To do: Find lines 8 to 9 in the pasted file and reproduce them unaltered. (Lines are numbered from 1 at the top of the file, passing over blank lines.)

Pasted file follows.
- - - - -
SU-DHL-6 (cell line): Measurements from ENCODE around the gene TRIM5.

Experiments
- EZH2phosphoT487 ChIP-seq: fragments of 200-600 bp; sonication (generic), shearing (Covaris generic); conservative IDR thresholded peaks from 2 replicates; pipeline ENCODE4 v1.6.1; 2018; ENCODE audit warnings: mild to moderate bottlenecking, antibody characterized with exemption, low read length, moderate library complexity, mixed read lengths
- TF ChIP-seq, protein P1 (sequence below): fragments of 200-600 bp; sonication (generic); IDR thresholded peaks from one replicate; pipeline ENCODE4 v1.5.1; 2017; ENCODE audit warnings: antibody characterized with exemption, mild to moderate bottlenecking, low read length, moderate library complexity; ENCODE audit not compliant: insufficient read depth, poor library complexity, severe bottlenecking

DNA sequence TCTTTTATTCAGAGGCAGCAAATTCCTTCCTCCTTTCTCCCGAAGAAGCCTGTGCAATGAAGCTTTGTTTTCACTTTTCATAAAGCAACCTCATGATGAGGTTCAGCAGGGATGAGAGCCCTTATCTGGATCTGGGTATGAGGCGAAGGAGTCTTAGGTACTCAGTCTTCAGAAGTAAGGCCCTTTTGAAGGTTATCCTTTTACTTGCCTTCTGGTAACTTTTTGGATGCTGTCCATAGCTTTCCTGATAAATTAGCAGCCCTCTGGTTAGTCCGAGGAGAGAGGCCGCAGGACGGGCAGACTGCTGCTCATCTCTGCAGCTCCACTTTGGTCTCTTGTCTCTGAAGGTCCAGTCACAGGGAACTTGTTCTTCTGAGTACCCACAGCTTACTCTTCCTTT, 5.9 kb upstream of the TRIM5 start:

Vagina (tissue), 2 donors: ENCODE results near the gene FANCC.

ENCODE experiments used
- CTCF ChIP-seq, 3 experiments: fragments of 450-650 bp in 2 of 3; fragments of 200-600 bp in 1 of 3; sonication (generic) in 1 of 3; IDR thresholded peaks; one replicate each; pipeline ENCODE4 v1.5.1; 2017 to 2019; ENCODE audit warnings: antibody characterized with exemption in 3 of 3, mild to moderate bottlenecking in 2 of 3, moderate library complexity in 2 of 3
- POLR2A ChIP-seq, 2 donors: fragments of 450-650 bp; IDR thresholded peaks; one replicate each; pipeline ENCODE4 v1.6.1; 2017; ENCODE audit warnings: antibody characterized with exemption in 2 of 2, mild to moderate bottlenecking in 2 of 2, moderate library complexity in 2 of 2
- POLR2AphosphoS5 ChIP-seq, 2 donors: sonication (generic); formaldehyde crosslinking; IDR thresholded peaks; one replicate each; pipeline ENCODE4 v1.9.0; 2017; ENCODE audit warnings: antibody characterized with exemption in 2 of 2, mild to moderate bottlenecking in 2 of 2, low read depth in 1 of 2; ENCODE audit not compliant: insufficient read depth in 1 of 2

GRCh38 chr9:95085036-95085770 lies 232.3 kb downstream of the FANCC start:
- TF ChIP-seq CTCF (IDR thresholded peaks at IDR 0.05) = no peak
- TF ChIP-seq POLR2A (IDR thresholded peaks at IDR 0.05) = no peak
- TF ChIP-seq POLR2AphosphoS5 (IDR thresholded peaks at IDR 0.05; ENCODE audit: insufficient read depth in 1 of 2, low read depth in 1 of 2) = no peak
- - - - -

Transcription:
- CTCF ChIP-seq, 3 experiments: fragments of 450-650 bp in 2 of 3; fragments of 200-600 bp in 1 of 3; sonication (generic) in 1 of 3; IDR thresholded peaks; one replicate each; pipeline ENCODE4 v1.5.1; 2017 to 2019; ENCODE audit warnings: antibody characterized with exemption in 3 of 3, mild to moderate bottlenecking in 2 of 3, moderate library complexity in 2 of 3
- POLR2A ChIP-seq, 2 donors: fragments of 450-650 bp; IDR thresholded peaks; one replicate each; pipeline ENCODE4 v1.6.1; 2017; ENCODE audit warnings: antibody characterized with exemption in 2 of 2, mild to moderate bottlenecking in 2 of 2, moderate library complexity in 2 of 2